He opened the newspaper, folded it twice, and tossed it down on stephen foster's desk.
He entered a first-class smoker, and nodded to stephen foster.
"I won't give her up," he replied; and in the words there was a hidden menace which stephen foster understood.
stephen foster drew his own chair closer and leaned forward.
A remark that would not look well in print escaped stephen foster's lips as he threw the paper on his desk.
"It was like your cursed cunning," exclaimed stephen foster.
She had married a fellow-abolitionist, stephen foster, even more unrelenting than she.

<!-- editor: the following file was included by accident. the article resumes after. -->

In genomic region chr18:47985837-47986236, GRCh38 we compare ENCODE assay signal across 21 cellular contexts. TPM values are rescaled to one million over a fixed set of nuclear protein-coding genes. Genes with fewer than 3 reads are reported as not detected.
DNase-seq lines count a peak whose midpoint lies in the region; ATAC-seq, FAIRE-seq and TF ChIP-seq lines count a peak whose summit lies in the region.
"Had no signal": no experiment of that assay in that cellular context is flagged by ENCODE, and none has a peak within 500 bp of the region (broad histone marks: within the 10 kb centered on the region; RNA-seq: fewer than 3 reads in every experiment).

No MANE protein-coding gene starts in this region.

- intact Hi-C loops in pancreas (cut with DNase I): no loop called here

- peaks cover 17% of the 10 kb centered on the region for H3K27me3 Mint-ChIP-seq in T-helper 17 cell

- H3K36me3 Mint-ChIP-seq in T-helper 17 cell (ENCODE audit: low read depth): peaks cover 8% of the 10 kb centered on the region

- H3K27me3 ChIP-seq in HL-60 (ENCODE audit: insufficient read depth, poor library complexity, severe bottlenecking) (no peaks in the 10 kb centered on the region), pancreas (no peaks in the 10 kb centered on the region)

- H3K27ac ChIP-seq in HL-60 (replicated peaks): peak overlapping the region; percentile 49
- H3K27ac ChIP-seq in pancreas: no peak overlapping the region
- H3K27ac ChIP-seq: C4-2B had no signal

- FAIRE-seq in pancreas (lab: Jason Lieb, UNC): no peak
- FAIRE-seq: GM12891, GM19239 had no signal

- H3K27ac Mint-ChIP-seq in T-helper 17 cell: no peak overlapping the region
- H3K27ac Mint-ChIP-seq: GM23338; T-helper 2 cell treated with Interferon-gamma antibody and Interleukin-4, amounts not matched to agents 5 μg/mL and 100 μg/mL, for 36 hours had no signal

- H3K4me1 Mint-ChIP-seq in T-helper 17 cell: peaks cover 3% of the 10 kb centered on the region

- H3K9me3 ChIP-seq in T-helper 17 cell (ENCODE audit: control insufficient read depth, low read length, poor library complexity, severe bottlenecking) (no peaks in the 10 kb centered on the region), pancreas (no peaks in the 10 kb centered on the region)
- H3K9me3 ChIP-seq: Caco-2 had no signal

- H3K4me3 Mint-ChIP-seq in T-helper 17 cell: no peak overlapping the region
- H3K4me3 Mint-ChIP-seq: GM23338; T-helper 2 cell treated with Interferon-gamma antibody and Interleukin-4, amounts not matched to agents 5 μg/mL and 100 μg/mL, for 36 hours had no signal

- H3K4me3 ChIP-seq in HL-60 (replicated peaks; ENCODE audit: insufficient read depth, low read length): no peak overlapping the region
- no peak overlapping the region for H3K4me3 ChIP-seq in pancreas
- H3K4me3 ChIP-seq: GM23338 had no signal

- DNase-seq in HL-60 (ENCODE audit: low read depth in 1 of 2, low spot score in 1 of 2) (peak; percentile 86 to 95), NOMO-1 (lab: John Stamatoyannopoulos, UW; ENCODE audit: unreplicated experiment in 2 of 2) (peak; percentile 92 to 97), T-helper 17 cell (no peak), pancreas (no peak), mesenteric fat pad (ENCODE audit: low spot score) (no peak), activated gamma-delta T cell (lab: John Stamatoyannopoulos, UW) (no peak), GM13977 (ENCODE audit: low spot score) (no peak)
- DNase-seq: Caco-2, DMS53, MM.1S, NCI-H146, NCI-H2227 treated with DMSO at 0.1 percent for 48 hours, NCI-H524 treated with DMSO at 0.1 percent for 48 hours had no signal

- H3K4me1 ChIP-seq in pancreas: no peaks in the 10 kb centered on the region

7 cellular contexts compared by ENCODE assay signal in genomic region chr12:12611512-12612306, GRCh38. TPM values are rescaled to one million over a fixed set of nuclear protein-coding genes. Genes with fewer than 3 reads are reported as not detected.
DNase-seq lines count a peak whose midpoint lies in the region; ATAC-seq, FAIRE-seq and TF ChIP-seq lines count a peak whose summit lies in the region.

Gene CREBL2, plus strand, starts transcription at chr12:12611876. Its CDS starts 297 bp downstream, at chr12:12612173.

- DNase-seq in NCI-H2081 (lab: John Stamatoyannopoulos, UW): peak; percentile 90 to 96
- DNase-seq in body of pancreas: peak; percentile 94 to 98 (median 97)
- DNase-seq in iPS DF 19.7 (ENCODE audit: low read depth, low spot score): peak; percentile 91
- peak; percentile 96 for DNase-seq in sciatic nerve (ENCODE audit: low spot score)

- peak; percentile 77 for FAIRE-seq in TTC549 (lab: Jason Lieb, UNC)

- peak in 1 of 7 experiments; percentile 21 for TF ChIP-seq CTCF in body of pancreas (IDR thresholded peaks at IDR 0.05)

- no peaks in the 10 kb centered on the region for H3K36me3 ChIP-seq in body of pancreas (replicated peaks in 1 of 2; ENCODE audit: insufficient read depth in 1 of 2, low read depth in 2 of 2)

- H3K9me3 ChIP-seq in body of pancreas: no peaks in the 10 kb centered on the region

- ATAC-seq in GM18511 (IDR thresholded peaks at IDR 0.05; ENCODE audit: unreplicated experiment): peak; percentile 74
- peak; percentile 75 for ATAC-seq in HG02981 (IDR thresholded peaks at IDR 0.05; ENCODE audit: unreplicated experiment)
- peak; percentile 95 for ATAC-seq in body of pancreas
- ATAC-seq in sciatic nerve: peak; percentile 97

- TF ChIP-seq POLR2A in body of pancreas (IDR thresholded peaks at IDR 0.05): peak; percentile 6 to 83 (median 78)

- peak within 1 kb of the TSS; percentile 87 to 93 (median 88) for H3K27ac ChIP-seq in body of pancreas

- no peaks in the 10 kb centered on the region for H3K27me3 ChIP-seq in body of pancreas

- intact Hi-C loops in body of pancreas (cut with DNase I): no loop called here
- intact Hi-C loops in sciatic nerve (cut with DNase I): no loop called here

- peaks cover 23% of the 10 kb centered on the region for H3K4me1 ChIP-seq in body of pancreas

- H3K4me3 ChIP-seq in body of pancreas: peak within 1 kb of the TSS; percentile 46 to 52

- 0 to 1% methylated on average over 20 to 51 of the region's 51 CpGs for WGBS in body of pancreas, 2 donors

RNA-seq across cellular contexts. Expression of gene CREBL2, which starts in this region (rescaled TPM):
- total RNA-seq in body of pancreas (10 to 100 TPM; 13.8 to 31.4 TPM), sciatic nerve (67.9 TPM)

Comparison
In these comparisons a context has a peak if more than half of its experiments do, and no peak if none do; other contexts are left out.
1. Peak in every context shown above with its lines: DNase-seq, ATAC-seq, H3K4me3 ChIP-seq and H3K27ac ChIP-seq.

"I am ready to admit all that," was stephen foster's curt reply.
Jack understood the meaning of it, and hated stephen foster in his heart.
"Yes, I have," stephen foster admitted, after a moment's hesitation.
Old English *fostrian "to supply with food, nourish, support," from fostor "food, nourishment, bringing up," from Proto-Germanic *fostrom, from root *foth-/*fod- (see food).
Meaning "to bring up a child with parental care" is from c.1200; that of "to encourage or help grow" is early 13c. of things; 1560s of feelings, ideas, etc. Old English also had the adjective meaning "in the same family but not related," in fostorfæder, etc. Related: Fostered; fostering.